Once this Arsonist set fire to the Reichstag, Hitler seized total control of the German government. We could thus say, This is the decree of the Holocaust. In my graduate class, Teaching the Holocaust, our professor wanted to play devils advocate with us, so she shared with us a paper written by one of her former students. Its title is Why its time for Jews to get over the Holocaust. Not saying that neither she nor I agree with the writers conclusions, but heres some of his points: Holocaust denial is considered a crime in over a dozen countries. Surely this is an over-reaction. Do we arrest flat-earthers? Deniers of the Lunar Landing (my addition). Why should denial of a historical event be considered a crime? This is a legitimate question. He notes, To be sure, the Holocaust is crucially important. But why does it need to be singled out as its more special than other historical events, like its qualitatively different from other historical events...Humans have been perpetrating horrible atrocities on each other for centuries. Similarly, he asks another profound question, Who defines themselves by a horrible genocide? Who wishes to see themselves as eternal victims? What kind of Jewish identity doesnt extend beyond the attempts to systematically exterminate us seventy years ago? Now while I dont agree with thesis, for I do believe that while the survivors exist we need to show extra accord to the Holocaust, nonetheless, he has some excellent questions. His paper reminds me of the oft asked question, Can we build on the ashes of Auschwitz? Is our growth dependent upon reminding ourselves of our victimization? When Zev Jabotinsky was asked, if the state of Israel was created due to international guilt over the Holocaust? He replied, Israel was created in spite of the Holocaust, not because of it. Stressing the importance of starting anew, Rabbi Shlomo Carlebach describes a tour he had in Poland (Carlebach Hagaddah, pages 46-47), I was invited to Warsaw by the art theater, to give a concert, and the greatest miracle happened. I arrived in Poland with about twenty people, and we were greeted by the Television. We gave seven concerts. Sold out isnt the wordthousands of people came. People in the street greeted me with so much respect and simchah. Reb Shlomo based his success on the fact that he came to Poland with an erased slate, viewing the Poles as he does all human beings, people in G-ds image. He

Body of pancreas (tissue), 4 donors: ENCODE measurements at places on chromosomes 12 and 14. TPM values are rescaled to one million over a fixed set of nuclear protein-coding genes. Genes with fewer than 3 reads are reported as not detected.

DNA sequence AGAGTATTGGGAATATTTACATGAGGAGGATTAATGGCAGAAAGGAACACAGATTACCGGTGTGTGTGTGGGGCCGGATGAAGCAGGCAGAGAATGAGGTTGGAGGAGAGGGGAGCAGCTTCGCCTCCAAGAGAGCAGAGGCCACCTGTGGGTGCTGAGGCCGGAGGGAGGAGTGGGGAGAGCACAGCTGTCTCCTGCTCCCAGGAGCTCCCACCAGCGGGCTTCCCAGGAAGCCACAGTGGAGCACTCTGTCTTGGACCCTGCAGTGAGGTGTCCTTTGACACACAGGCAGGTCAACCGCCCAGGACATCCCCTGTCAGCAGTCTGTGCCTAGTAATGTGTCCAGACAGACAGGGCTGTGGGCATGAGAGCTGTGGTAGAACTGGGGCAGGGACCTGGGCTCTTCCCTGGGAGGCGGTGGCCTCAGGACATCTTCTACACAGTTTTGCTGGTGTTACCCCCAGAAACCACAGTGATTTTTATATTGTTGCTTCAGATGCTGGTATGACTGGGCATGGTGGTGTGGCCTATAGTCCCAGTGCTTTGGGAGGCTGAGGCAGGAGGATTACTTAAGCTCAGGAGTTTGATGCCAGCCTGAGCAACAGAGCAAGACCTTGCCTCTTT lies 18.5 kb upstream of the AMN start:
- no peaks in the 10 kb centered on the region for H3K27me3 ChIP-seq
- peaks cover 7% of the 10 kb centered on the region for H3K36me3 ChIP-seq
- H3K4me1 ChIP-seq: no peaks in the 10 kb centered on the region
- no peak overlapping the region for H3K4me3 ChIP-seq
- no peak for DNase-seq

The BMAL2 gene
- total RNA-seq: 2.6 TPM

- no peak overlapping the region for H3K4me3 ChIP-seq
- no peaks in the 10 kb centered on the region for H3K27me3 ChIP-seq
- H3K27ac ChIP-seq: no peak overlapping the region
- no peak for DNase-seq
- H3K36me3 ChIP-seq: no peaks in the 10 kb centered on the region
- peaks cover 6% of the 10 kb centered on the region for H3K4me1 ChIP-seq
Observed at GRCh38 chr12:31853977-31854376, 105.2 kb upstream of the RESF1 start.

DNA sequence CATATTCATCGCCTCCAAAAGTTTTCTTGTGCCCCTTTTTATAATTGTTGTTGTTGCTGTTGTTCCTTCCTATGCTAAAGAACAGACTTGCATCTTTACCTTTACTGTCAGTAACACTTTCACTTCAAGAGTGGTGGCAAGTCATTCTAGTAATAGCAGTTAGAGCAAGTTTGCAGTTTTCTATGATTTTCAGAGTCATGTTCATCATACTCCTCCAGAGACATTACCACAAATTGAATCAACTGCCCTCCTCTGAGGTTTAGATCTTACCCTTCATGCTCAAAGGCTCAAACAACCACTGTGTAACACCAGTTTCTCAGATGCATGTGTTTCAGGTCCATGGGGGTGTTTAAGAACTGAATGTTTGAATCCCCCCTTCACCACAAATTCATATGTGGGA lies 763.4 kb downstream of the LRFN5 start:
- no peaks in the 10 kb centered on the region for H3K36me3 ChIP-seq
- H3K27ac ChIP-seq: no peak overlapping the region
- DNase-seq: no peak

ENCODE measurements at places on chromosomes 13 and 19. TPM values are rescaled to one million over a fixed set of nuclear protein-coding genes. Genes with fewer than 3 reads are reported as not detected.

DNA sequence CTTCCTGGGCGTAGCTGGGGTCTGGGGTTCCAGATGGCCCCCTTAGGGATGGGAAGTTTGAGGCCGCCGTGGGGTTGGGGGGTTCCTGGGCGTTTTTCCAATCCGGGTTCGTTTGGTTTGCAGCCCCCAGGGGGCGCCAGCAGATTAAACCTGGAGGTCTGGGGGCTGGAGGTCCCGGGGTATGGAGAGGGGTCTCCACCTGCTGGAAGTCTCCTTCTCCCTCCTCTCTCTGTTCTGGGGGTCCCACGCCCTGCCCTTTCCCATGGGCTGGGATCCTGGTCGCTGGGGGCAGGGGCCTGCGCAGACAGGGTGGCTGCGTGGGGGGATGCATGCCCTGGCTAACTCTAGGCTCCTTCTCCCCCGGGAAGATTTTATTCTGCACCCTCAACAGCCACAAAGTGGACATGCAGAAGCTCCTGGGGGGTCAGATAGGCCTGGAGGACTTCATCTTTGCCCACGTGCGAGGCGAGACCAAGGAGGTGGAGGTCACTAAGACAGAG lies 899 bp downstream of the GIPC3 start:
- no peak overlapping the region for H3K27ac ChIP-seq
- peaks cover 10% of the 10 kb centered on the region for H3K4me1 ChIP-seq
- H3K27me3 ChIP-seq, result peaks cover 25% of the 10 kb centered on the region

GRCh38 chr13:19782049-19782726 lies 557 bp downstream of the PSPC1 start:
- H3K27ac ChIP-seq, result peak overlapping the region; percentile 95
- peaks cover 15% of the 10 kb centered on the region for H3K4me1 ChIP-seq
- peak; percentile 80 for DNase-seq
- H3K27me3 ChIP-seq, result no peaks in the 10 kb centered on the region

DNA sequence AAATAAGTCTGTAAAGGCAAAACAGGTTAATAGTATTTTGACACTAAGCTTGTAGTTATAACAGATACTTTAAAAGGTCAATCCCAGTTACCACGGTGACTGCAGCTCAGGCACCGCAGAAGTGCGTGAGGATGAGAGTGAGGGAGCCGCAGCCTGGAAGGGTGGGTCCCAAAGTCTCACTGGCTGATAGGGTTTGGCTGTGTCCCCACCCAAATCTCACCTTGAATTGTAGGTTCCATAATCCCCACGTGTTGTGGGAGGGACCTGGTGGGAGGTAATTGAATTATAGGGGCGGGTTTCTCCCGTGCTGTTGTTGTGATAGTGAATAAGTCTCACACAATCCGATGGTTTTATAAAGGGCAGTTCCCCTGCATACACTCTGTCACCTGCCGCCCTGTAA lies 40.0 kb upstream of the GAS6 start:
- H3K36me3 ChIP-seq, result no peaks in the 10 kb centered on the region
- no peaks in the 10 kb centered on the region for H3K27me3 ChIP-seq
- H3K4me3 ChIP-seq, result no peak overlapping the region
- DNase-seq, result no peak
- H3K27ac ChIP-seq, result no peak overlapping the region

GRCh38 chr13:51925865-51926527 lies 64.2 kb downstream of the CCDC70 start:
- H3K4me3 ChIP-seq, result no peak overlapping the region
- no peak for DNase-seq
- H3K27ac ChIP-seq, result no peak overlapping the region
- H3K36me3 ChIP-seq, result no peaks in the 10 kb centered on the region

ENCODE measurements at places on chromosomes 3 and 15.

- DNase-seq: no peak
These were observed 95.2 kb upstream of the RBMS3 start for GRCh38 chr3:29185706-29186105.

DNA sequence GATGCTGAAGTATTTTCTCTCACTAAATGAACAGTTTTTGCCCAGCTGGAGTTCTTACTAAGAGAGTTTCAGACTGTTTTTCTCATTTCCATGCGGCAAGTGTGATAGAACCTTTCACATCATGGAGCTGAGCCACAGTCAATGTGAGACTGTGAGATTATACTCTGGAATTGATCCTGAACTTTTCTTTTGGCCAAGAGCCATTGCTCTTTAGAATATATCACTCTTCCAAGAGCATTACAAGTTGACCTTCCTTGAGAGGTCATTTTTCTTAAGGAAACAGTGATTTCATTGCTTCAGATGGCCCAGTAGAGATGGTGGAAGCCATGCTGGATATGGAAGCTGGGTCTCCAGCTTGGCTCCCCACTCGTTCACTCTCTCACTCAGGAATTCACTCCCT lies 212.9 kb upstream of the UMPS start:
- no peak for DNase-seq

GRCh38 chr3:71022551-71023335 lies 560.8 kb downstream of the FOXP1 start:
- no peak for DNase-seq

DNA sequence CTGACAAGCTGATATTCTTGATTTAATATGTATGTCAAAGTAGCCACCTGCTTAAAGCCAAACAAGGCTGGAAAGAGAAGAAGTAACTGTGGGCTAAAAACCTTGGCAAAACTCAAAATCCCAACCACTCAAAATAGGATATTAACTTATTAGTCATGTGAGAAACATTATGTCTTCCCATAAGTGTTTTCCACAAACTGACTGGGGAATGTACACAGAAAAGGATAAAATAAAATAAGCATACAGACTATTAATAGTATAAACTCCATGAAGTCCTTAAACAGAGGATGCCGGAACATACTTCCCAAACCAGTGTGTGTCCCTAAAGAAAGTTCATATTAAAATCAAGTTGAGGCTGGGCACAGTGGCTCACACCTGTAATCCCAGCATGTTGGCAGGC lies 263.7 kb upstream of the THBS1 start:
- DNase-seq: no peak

laments that other Jews continue to perpetuate the past, Heres a new generation, and we come to them and were saying, This one wanted to kill us; this one killed us, this one is thinking of killing us...And that is all were talking about to our children! Mamash for the first time, a Jew like me (meaning: looking religious) came to Poland. I didnt talk about anything bad; I just came and told them that Im bringing regards from Yerushalayim. Reb Shlomo says, I want you to know, G-d is opening the gates for the whole world. Were the chosen people, lets not talk about killers. Are they what makes me a Jew? Do you think Ill bring peace into the world by telling my children about the Inquisition? Yes, I need to tell them a little, but do know what I tell them? I say to them, Can you imagine how holy these people were? G-d meant more to them than life! So, as I was contemplating this question, I was wondering, if this weeks Parsha had any insight into this question. Then it hit me! In the process of the Para Adumah we become pure from the impurity of death through sprinkling ashes. We overcome death with ashes. The sprinkling of the ashes is the beginning of our spiritual renewal. We were contaminated with death, but by taking of the ashes and sprinkling them upon us we become pure, and we can begin life functionally again. We, as a nation, became defiled by the death of the Holocaust. We must renew ourselves though, and build ourselves a homeland, the state of Israel. The Torah is telling us not to sit in the ashes, but just to sprinkle them upon ourselves. We need to move on, we need a fresh start, but not a totally clean break either. We dont build upon the ashes, but we do take a remembrance of them. Perhaps its just as Reb Shlomo said, Are the killers, the ashes, what makes me a Jew? No! I need to tell my kids a little, a sprinkle. But do know what I tell them? I say to them, Can you imagine how holy these people were? G-d meant more to them than life! We move on forward, we do bring the sad past with us, but in small doses, and we accentuate the positive! Good Shabbos